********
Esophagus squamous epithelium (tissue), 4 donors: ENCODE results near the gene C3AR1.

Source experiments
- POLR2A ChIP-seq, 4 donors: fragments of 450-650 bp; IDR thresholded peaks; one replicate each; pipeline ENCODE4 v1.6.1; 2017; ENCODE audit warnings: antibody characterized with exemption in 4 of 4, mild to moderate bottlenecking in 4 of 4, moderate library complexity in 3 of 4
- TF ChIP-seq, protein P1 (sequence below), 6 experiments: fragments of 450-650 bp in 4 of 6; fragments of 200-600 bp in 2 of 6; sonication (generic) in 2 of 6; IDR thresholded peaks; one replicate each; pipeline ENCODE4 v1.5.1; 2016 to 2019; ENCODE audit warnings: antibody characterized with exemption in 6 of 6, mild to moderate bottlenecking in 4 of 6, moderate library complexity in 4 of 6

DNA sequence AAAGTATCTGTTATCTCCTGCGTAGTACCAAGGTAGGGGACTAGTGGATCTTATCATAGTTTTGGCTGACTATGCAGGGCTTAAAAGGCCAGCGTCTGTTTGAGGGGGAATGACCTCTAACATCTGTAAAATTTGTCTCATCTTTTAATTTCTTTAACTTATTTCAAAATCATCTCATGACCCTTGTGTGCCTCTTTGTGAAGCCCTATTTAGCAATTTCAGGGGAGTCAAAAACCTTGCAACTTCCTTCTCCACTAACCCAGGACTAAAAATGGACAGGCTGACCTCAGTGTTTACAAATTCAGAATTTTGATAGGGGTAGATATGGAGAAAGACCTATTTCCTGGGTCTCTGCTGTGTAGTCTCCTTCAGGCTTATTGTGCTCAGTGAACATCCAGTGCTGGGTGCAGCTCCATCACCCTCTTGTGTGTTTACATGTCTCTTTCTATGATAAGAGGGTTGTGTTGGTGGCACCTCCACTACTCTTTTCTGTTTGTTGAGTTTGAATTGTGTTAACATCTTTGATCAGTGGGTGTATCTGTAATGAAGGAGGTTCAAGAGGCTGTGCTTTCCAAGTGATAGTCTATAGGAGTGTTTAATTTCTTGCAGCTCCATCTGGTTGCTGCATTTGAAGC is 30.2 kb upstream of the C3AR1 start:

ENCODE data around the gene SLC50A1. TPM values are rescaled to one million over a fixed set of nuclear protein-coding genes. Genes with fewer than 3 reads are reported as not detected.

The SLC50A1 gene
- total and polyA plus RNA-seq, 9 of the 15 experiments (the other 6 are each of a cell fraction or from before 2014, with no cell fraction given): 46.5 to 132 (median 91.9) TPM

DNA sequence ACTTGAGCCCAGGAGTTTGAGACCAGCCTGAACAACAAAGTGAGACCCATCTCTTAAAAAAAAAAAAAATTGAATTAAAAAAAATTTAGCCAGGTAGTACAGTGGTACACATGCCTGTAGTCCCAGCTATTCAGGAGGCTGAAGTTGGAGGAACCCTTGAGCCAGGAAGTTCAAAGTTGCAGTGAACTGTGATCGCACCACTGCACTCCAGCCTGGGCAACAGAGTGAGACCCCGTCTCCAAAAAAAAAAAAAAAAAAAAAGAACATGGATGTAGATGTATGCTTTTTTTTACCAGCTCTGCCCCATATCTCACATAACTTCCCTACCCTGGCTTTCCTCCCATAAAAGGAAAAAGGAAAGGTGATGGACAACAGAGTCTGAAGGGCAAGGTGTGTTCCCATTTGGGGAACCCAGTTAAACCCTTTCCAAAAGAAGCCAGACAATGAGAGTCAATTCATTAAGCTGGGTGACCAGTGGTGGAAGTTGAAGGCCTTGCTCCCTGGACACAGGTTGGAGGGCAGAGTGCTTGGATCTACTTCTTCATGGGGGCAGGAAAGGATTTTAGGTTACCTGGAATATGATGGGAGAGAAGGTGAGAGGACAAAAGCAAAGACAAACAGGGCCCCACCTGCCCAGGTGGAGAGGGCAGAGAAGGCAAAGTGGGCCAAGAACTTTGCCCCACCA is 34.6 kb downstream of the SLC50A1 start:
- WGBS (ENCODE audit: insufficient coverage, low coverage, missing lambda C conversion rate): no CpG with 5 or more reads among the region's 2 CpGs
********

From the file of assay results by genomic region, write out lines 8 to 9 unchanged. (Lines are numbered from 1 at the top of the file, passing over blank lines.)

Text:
- total and polyA plus RNA-seq, 9 of the 15 experiments (the other 6 are each of a cell fraction or from before 2014, with no cell fraction given): 46.5 to 132 (median 91.9) TPM

DNA sequence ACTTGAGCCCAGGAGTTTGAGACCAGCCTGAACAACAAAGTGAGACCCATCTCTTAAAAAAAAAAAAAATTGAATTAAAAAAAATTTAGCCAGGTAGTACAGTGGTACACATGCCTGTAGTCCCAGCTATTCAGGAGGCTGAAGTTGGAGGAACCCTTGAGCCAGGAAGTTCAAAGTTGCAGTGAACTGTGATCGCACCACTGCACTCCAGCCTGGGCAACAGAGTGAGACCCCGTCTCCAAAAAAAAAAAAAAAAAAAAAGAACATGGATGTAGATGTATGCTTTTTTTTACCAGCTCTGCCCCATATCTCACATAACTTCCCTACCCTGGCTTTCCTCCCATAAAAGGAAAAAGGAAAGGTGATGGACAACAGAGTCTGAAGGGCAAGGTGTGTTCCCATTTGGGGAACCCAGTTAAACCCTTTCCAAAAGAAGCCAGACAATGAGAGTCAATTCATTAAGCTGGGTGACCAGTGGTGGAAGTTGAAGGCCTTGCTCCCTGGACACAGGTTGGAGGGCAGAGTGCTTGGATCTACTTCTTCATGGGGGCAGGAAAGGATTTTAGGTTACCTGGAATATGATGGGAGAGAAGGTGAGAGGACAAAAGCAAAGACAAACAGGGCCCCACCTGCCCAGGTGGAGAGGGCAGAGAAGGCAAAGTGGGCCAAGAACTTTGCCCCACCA is 34.6 kb downstream of the SLC50A1 start: